LOÍZA, Puerto Rico — For Sister Cecilia Serrano Guzmán, director of Centro Esperanza in Loíza, on the north coast of Puerto Rico, Hurricane Maria was unprecedented in its level of destruction — to both the town and its people.

 The town of 3,000 residences reported structural damage, and 90% of the wood buildings and their zinc roofs were blown away as a result of the September 2017 hurricane, officials said. 

Sister Cecilia Serrano Guzmán stands for a portrait in her office at Centro Esperanza. (Photo by Ellen O’Brien/News21)

But the damage done by Maria didn’t stop Serrano from working for the community —  her nonprofit center overnight became one of the first responders to the people of Loíza. It transformed itself from a learning center, with a Montessori school,  to a refuge and place of all kinds of help for residents, both there and in the community.

“We started to do visits to the community, to our own Montessori participants, our own kids. We saw that they lost their houses and a lot of them were now in shelters,” said Serrano. “We became a recovery center of clothes and food to distribute it to the community.”

The staff of Centro Esperanza worked around the clock for more than a week after the hurricane, Serrano said. They offered emotional management workshops in nearby shelters  with their program Vida y Esperanza (Life and Hope). And they distributed solar lights to children, groceries to bedridden elders and lunch to the neighboring communities.

In the first weeks after the storm, the center and its employees helped hundreds of people, Serrano said, even though their own building suffered some structural damage.

“We were the ones who went to them, since no one had gone to help them,” said Serrano. “We looked for the kids and the kids would come.”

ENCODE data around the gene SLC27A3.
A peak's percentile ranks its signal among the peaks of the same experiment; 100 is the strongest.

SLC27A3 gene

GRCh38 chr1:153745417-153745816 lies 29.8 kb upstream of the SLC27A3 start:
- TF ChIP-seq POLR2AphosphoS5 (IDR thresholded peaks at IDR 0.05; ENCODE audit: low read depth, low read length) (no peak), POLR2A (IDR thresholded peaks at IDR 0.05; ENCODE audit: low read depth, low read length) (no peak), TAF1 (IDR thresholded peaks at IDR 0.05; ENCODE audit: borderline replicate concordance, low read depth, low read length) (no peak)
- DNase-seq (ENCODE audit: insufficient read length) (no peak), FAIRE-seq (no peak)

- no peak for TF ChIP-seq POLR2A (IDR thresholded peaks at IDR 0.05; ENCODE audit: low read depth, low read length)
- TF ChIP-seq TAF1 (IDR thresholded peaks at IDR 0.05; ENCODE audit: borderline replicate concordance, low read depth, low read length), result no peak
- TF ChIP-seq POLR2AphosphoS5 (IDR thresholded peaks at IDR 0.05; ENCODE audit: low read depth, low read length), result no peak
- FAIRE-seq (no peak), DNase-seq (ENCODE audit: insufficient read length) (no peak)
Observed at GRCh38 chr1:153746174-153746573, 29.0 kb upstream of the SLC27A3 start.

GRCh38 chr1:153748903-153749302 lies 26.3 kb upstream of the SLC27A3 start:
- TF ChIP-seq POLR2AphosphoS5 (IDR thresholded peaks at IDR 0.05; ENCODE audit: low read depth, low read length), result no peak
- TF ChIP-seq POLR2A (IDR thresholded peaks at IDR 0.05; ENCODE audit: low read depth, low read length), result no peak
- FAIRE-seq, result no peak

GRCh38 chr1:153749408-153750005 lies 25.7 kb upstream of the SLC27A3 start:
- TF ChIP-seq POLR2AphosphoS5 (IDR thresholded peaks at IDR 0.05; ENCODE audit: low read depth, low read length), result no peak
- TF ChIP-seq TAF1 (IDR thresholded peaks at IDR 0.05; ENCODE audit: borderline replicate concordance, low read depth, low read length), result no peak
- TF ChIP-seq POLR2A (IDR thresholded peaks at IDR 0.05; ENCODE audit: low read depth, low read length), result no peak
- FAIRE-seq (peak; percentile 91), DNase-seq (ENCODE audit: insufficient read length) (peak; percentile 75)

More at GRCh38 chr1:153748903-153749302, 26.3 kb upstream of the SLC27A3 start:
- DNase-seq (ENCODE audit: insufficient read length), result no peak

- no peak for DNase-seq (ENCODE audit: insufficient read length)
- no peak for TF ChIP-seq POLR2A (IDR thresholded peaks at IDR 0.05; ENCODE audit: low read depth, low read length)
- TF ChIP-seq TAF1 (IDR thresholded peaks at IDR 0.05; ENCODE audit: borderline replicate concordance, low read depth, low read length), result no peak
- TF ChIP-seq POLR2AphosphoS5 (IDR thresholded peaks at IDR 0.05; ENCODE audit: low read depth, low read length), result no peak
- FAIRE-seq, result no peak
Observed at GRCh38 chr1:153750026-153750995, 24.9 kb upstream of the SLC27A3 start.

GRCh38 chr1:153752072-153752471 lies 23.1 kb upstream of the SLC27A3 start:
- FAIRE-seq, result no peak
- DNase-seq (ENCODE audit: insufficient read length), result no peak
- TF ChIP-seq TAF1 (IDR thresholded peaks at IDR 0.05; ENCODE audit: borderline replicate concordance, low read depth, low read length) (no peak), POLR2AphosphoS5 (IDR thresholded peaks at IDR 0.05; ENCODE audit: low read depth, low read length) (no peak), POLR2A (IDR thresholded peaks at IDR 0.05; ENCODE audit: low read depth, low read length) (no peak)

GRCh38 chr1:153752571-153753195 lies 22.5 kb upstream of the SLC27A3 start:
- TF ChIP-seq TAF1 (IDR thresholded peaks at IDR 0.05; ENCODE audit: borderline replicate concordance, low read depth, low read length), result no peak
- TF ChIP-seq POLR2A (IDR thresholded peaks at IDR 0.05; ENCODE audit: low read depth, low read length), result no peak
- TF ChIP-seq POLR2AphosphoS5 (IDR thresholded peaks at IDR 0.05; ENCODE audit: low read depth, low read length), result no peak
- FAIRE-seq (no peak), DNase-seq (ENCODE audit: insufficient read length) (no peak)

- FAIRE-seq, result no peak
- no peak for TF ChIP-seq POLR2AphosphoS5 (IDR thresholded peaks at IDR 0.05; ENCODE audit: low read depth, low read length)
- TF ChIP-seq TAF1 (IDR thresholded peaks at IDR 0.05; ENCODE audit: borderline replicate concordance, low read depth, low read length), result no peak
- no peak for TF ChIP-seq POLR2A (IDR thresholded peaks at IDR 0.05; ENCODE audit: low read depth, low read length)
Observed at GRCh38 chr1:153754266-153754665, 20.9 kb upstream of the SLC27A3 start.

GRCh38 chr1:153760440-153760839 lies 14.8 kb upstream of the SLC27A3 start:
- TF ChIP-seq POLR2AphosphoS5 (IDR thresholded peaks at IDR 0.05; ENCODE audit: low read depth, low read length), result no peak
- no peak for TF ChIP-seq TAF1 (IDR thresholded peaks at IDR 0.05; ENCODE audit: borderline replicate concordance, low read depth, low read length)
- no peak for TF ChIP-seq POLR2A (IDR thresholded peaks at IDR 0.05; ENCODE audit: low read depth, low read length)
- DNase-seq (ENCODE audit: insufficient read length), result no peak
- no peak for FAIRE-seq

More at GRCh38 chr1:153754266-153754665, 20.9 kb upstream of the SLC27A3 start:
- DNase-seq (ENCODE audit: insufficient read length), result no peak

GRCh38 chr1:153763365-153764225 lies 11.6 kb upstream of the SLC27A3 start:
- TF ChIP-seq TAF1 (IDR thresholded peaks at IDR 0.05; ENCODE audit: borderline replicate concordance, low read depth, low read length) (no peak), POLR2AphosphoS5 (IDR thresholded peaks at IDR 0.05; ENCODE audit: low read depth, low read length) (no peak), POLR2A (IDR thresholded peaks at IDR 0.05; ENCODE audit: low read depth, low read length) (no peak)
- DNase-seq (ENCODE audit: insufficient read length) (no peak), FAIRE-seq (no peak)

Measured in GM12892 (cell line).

Sister Cecilia Serrano Guzmán uses a pole to knock mangoes from a tree in the garden of Centro Esperanza. (Ellen O’Brien/News21)

After the hurricane, the center  also served as a care center for the many children that were living in shelters during the emergency, Serrano said. Cared for by teachers and staff members, children enjoyed music therapies, received psychological counseling and meals in an environment far away from despair. The space offered relief to both children and their parents.

For Deborah Delgado, Centro Esperanza has been a wonderful experience for both herself, as a teacher in the center, and her then 5-year-old granddaughter, Jailiany Correa.

Jailiany Correa attends Centro Esperanza, where her grandmother, Deborah Delgado, teaches children ages three to six. (Ellen O’Brien/News21)

After having to swim out of her nearby house during the hurricane, Delgado started volunteering in the center. Her experience as a volunteer and a teacher, she said, helped her recover quickly from that traumatic experience.

“I lost everything. So I know that I know what everybody else went through,” said Delgado. “It was helpful for me in not thinking of what I lost – and just to help out others to recover.”

As for her granddaughter, Jailiany’s mornings were spent with other children, learning and playing games .

That experience changed her, ” said the grandmother. “She was a little shy kid. Now she’s just this little tiny kid who just wants to have fun every day.”

Nearly two years after the hurricane, Centro Esperanza is still being rebuilt, but its work in the community continues.  It started new programs, such as Melodías de Esperanza (Melodies of Hope), a prevention program focused on reaching children through music, and La Mochila Alegre (The Happy Backpack), a nutrition program which provides children with healthy meals.